3kπ 2kπ
(3.12) tan + 4 sin = ± 11.
11 11

A numerical computation of the left hand side shows that, modulo 11, k = 1, 3, 4, 5, 9
correspond to the positive sign and k = 2, 6, 7, 8, 10 to the minus sign. Reduc-
ing the angle to the smallest integer multiple of π/11 we obtain the five relations
described in the next theorem, that include (1.1), (1.2), and (1.3).
4 VICTOR H. MOLL

Theorem 3.1. The following identities hold



π  

(3.13) tan + 4 sin = 11,
11 11

   
2π 5π
tan − 4 sin = − 11,
11 11

   
3π 2π
tan + 4 sin = 11,
11 11

 
4π  π
tan + 4 sin = 11.
11 11

   
5π 4π
tan − 4 sin = 11.
11 11
3.2. A second example. We now assume a = b. Then (3.4) becomes
(3.14) 1
4 (5 − C 2 ) = − cos a + 14 (C 2 + 1) + cos(2a) + cos(3a) + cos(4a).
Choose C 2 = 3 to make all the coefficients on the right hand side ±1. This yields
(3.15) − cos a + cos(2a) + cos(3a) + cos(4a) = 21 ,
that we write as
(3.16) 1 + cos a + cos(2a) + cos(3a) + cos(4a) = 21 (3 + 4 cos a).
Using (3.6) we obtain
sin(5a/2) cos(2a)
(3.17) = 12 (3 + 4 cos a),
sin(a/2)
that is equivalent to
sin(9a/2) = 2 sin(a/2) 3 − 4 sin2 (a/2) .
 
(3.18)
Now use sin(3t) = 3 sin t − 4 sin3 t to write (3.18) as
(3.19) sin(9a/2) = 2 sin(3a/2), and sin(a/2) 6= 0.
Let x = 3a/2 to write
(3.20) sin x (4 sin2 x − 1) = 0,
π
that has solutions x = 6 × {1, 5, 7, 11} + 2mπ. Therefore
π 12mπ
(3.21) a= × {1, 5, 6, 7, 11, 12} + .
9 9
This yields a second family of solutions to (2.1).
Theorem 3.2. The following identities hold
π π √
(3.22) tan + 4 sin = 3,
 9  9
2π 2π √
tan − 4 sin = − 3,
9 9

   
4π 4π
tan − 4 sin = 3,
9 9

   
6π 6π
tan + 4 sin = 3.
9 9
5

Using the same techniques the reader is invited to check the following result.

Theorem 3.3. The following identities hold


π   

(3.23) tan − 4 sin = − 7,
7 7

   
2π 3π
tan − 4 sin = − 7,
7 7

 
3π π
tan − 4 sin = 7.
7 7

4. A proof using Gaussian sums


In this section we present a proof of identity (1.1) using the value of the Gaussian
sum
n−1
X 2
/n
(4.1) Gn = e2πij .
j=0

Gauss proved that


 √
(1 + i) n if n ≡ 0 mod 4,
√


 n if n ≡ 1 mod 4,
(4.2) Gn =
 0 if n ≡ 2 mod 4,
√


i n if n ≡ 3 mod 4.

In particular, for n = 11, we have



(4.3) G11 = i 11.

The reader will find a proof of (4.2) in [1] and much more information about these
sums in [2].

Let x = e2πi/11 , so that x11 = 1. This yields

(4.4) 1 + x + x2 + · · · + x9 + x10 = 0.

Gauss’ result gives



(4.5) 1 + 2(x + x3 + x4 + x5 + x9 ) = i 11,

where the numbers 1, 3, 4, 5, 9 are the squares modulo 11, also called quadratic
residues.
Using sin t = (eit − e−it )/2i and cos t = (eit + e−it )/2 we obtain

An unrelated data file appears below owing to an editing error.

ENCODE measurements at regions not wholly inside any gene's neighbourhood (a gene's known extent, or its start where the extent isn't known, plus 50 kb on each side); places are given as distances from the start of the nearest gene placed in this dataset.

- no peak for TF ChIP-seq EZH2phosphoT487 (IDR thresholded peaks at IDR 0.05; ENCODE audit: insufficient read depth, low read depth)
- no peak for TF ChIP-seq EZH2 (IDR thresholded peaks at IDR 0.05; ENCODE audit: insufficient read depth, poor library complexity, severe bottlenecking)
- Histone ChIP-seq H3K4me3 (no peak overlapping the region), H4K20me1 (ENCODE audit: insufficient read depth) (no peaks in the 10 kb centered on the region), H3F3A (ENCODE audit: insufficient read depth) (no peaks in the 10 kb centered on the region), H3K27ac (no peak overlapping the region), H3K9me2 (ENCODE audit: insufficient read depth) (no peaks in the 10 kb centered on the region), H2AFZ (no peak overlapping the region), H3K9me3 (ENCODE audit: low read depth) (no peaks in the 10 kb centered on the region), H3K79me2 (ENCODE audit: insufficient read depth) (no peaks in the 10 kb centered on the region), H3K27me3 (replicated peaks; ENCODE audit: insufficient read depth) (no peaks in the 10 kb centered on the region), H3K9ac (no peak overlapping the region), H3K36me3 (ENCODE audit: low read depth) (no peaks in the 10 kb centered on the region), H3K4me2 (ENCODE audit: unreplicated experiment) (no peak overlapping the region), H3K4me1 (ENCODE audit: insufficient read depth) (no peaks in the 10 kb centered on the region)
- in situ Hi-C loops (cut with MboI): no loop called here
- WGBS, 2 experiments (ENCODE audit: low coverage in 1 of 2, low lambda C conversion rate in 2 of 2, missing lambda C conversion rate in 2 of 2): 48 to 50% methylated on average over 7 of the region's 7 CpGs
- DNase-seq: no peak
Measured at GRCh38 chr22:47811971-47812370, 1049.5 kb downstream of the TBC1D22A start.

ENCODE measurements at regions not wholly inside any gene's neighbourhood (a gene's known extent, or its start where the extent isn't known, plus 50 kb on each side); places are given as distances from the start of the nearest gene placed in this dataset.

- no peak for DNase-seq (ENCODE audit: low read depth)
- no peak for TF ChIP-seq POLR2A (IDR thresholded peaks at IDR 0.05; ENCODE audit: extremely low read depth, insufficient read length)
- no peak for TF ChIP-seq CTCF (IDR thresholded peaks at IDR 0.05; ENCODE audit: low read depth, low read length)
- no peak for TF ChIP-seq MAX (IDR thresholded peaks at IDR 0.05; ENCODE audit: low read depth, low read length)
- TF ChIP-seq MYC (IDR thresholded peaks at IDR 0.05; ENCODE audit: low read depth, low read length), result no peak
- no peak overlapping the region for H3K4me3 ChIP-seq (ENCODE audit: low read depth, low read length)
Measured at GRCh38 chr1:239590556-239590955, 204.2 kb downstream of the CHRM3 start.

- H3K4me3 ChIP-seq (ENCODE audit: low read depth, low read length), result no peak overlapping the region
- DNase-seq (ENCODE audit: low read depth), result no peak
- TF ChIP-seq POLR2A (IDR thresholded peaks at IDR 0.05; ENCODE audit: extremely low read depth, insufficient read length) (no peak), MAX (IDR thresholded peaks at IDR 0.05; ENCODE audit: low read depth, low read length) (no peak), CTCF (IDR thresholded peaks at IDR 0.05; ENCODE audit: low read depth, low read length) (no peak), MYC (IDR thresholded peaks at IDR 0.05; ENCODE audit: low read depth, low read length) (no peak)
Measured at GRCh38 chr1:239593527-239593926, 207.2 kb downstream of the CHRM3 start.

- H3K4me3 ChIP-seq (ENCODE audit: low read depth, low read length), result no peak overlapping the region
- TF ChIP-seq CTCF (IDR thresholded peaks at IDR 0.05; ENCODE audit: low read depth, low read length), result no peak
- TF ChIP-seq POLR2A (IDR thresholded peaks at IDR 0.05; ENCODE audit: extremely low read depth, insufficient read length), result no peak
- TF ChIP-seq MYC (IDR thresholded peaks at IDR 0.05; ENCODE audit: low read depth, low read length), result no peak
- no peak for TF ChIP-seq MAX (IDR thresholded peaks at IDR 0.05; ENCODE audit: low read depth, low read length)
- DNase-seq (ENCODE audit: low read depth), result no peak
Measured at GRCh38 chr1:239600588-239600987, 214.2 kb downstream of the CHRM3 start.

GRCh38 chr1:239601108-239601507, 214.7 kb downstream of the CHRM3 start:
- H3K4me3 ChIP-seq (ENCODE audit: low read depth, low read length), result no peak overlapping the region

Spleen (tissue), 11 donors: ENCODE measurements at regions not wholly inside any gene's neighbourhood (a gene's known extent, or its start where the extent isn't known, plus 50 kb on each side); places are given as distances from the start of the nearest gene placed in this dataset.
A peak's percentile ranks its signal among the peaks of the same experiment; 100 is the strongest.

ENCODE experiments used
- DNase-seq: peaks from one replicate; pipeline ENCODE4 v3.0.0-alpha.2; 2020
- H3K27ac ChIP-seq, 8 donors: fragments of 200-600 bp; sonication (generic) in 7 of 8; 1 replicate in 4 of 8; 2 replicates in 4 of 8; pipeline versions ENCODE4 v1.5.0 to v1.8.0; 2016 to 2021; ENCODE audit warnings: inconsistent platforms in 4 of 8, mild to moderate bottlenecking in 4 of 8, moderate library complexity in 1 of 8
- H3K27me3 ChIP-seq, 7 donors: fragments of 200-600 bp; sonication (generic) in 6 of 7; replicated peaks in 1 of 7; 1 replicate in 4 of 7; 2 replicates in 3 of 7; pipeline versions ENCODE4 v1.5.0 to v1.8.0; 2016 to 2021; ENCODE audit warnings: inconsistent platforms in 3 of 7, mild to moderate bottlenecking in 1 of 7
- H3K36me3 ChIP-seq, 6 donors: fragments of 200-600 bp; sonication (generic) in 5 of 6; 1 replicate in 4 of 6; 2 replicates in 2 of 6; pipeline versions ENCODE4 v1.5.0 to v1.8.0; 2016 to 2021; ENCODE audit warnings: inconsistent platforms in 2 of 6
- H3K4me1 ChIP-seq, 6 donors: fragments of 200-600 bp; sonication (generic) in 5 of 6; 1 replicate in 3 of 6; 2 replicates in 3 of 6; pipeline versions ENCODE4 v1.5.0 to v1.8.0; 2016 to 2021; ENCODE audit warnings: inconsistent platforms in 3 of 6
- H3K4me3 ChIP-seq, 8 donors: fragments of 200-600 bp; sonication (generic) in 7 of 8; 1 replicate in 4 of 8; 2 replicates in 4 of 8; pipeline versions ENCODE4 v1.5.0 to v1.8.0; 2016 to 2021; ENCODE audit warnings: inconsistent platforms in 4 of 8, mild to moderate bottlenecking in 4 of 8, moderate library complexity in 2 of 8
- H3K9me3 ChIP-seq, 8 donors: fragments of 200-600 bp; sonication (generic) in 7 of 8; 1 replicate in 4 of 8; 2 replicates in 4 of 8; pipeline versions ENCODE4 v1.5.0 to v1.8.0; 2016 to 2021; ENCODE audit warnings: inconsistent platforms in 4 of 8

(4.6) 4i sin = 2(x − x−1 ) = 2(x − x10 ),
11
6 VICTOR H. MOLL

and
3π x3/2 − x−3/2
(4.7) i tan =
11 x3/2 + x−3/2
x3 − 1
=
x3 + 1
x3 − x33
=
x3 + 1
1 + x15
= x3 (1 − x15 )
1 + x3
x (1 − x ) 1 − x3 + x6 − x9 + x12
3 4
 
=
x3 (1 − x4 ) 1 + x − x3 + x6 − x9
 
=
= −x − x2 + x3 + x4 + x5 − x6 − x7 − x8 + x9 + x10 .
Therefore
3π 2π
i tan + 4i sin = x + x3 + x4 + x5 + x9 − (x2 + x6 + x7 + x8 + x10 )
11 11
= 1 + 2(x + x3 + x4 + x5 + x9 ) − (1 + x + x2 + · · · + x10 )
= 1 + 2(x + x3 + x4 + x5 + x9 )

= i 11.
The proof of (1.1) is complete.
This technique can be used to establish (1.2), (1.3) and many other identities.
The reader is invited to check
2π 2π π √
(4.8) tan + 4 sin − 4 sin = 7,
7 7 7
and
4π 5π 6π 9π √
(4.9) tan + 4 sin − 4 sin + 4 sin = 19,
19 19 19 19
and also
π π 2π 4π √
(4.10) tan + 2 sin − 2 sin + 2 sin = 3,
9 9 9 9
by these methods.

Acknowledgments. The author wishes to thank T. Amdeberham for a careful


reading of the manuscript. The partial support of nsf-dms 0409968 is acknowledged.

References
[1] T. Apostol. Introduction to Analytic Number Theory. Springer-Verlag, New York, 1976.
[2] B. B. Berndt, R. Evans, and K. S. Williams. Gauss and Jacobi sums. Canadian Mathematical
Society, 1998.
[3] T. J. Bromwich. An introduction to the theory of infinite series. Chelsea Publishing Company,
New York, N. Y., 3rd edition, 1991.
[4] I. S. Gradshteyn and I. M. Rhyzik. Table of Integrals, Series, and Products. Edited by A.
Jeffrey and D. Zwillinger. Academic Press, New York, 6th edition, 2000.
[5] E. W. Hobson. A treatise on plane and advanced Trigonometry. Dover Publications, Inc., New
York, 7th edition, 1928.
[6] V. N. Murty. Problem 218. The College Mathematics Journal, 14:358, 1983.
[7] S. Rabinowitz. Problem 831. The College Mathematics Journal, 37(4):831, 2006.